Alternatively, the application daily of salicylic acid and paring every 2-3 days is a helpful adjunct to cryotherapy. This is because lesions on the soles are driven deep into the skin by the pressure of walking. Removing the hyperkeratotic covering helps expose the wart to therapy. Some suggest the higher the concentration (going as high as 50%), the better. See also combination of SA and imiquimod below in imiquimod section.
Salicylic Acid and 5-Fluorouricil
The combination of 5-Fluorouricil and Salicylic Acid is an effective and beneficial therapy for common and plantar warts 9). WartPeel is one such product.
For these and a variety of other treatment options, see verruca.
Often, plantar warts are resistant to cryotherapy. One useful technique is to anesthetize first with lidocaine (warn patients that this is painful) and then use a disposable, very sharp curette to core out the wart. Bleeding will occur but can be controlled with light electrocautery or a topical hemostatic agent (e.g., aluminum chloride). Then, a light freeze to the base should be done. This procedure is more aggressive and the patient should agree to the increased pain and longer healing time. S/he should be told of the hole that is created and the potential for limping for a few days. Due to the longer healing time, this procedure may be repeated monthly.
In a study comparing 5% 5-Fluorouricil cream under tape occlusion versus tape occlusion alone in 40 patients with plantar warts 10), the following was found: “Nineteen out of 20 patients (95%) randomized to 5% 5-FU with tape occlusion had complete eradication of all plantar warts within 12 weeks of treatment. The average time to cure occurred at 9 weeks of treatment. Three patients (15%) had a recurrence at the 6-month follow-up visit; accordingly, an 85% sustained cure rate was observed. It is concluded that use of topical 5% 5-fluorouracil cream for plantar warts is safe, efficacious, and accepted by the patient.”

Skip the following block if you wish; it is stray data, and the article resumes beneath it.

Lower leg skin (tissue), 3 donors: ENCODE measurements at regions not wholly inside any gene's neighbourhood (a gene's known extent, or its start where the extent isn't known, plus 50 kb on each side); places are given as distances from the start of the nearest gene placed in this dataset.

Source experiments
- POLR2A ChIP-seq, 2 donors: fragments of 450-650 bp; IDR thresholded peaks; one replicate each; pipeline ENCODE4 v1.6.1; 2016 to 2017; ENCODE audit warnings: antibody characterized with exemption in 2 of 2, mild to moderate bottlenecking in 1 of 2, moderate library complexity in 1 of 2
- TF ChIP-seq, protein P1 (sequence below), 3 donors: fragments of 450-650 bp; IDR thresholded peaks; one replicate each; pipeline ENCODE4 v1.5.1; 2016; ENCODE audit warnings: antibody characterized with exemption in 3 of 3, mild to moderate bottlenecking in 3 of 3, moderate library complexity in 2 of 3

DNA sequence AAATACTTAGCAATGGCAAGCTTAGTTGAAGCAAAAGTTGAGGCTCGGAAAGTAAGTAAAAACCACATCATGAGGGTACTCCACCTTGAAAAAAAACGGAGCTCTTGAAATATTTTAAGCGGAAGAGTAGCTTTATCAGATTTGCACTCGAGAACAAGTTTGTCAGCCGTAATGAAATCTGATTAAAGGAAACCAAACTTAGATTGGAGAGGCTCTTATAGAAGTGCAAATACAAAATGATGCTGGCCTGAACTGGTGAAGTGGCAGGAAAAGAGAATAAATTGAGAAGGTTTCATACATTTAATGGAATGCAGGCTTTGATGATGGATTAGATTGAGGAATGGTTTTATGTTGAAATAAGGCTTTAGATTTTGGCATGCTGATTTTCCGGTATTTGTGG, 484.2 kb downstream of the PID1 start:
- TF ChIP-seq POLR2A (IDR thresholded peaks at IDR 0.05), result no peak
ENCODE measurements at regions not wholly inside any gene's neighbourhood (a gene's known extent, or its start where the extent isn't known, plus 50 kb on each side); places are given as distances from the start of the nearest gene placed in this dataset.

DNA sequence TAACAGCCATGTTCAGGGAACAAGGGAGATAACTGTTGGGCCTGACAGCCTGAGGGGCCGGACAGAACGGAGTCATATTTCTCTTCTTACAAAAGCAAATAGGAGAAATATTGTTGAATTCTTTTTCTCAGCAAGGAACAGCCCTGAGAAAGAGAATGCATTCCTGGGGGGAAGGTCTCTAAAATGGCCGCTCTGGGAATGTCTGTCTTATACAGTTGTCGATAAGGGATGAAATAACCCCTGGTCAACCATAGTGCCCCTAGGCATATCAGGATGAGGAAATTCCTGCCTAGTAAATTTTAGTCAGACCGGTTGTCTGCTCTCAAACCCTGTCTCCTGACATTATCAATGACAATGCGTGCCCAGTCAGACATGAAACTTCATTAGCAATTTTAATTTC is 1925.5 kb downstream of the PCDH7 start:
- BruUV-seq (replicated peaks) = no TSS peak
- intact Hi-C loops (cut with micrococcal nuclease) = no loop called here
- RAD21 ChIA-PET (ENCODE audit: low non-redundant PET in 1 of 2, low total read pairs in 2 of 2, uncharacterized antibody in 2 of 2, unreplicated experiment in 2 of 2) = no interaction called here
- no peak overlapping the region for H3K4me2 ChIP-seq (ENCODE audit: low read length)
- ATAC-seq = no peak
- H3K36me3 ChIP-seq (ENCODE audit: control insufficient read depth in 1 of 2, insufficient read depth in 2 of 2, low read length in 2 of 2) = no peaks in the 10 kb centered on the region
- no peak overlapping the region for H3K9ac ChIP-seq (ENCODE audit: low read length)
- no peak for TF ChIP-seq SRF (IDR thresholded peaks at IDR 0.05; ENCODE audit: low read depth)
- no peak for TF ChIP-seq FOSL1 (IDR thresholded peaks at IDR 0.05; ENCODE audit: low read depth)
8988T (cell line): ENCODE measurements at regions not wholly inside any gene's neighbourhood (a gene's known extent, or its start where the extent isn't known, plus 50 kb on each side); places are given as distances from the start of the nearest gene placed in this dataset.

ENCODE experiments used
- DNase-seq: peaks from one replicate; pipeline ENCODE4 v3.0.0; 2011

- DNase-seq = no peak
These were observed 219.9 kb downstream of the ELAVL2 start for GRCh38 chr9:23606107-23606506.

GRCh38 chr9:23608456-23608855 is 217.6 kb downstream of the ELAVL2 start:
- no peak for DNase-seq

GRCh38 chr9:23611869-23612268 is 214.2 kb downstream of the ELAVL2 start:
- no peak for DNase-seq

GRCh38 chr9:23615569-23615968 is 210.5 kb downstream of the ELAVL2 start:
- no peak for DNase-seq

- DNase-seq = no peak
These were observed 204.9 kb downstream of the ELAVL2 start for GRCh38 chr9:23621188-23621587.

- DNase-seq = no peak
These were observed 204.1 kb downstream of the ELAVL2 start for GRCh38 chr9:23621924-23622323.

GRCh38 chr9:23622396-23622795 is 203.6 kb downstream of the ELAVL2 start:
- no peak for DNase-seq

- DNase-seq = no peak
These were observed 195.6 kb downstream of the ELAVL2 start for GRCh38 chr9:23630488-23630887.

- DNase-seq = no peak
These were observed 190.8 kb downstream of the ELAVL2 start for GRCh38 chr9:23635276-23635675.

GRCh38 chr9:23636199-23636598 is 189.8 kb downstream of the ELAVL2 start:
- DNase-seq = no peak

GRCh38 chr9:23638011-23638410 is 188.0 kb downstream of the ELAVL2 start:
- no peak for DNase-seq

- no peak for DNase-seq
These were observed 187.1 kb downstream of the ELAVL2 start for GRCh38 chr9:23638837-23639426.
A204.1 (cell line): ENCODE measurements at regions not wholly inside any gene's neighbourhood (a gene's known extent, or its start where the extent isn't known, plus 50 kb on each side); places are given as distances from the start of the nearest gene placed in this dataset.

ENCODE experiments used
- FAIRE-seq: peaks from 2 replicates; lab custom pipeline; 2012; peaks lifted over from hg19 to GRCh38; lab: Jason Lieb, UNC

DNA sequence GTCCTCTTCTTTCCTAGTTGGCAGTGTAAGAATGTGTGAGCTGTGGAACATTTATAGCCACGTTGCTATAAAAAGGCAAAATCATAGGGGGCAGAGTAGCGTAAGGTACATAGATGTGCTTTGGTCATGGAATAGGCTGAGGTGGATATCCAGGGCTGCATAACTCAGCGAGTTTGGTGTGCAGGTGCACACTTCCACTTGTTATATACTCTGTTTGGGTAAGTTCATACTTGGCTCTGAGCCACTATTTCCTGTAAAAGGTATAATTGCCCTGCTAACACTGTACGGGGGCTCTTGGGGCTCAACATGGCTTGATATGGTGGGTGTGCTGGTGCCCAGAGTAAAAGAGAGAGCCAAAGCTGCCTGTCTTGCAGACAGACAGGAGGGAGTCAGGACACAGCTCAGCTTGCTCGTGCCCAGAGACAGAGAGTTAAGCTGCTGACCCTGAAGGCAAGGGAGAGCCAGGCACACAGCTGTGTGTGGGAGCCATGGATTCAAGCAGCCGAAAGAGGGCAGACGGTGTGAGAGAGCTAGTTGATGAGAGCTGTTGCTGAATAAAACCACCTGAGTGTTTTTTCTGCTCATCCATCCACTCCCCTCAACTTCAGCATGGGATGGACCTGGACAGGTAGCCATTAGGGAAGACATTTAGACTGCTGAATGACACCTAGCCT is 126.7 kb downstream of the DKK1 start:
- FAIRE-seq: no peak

In a study of 50 patients with 424 plantar warts treated with adapalene gel 0.1% twice daily under occlusion using plastic wrap or weekly cryotherapy 11), the following was found: all the warts in 24 of 25 patients treated with adapalene disappeared in an average of 37 ± 19 days. All the warts in 24 of 25 patients treated with cryotherapy disappeared in 52 ± 30 days in an average of 1.88 sittings of cryo-therapy. During the study, the patients were seen weekly and and it appears from the report that paring was done at those visits. Also, the cryotherapy was performed for 1-2 minutes using an N2O gas operated machine at a temperature of −94°C. The authors postulate that the treatment works by inducing cell-mediated immunity against the wart 12).
Verruca Vulgaris Warts Treatment
- Cryotherapy every 1-3 weeks
- Intralesional injection Candida
- Intralesional injection MMR vaccine
- Intralesional injection Vitamin D
- Topical 5-Fluorouracil (5-FU) nightly
- Salicylic Acid 17% home treatment (see plantar warts)
- Squaric Acid
- Measure serum zinc level and treat if low.
- Lidocaine followed by curettage, then freezing base (see plantar warts)
No treatment is needed for these benign lesions. However, they are contagious, both to the patient and to others.
The mainstay of treatment is cryotherapy performed every 2-3 weeks. A single 10 second freeze seems optimum, based upon studies (see below). A second freeze-thaw added benefit only for plantar warts in one study 13). Waiting more than 3 weeks between treatments allows the wart time to grow back. Two weeks between treatments seems to be optimum for most patients. However, one study of external genital warts 14) found that double freeze-thaw every 7-8 days required fewer sessions and cleared quicker than every 14-21 days.
It is not unusual for the patient to need 6-10 treatments in order to clear the warts. Thus, the patient should be told that one treatment rarely does it–multiple treatments are needed.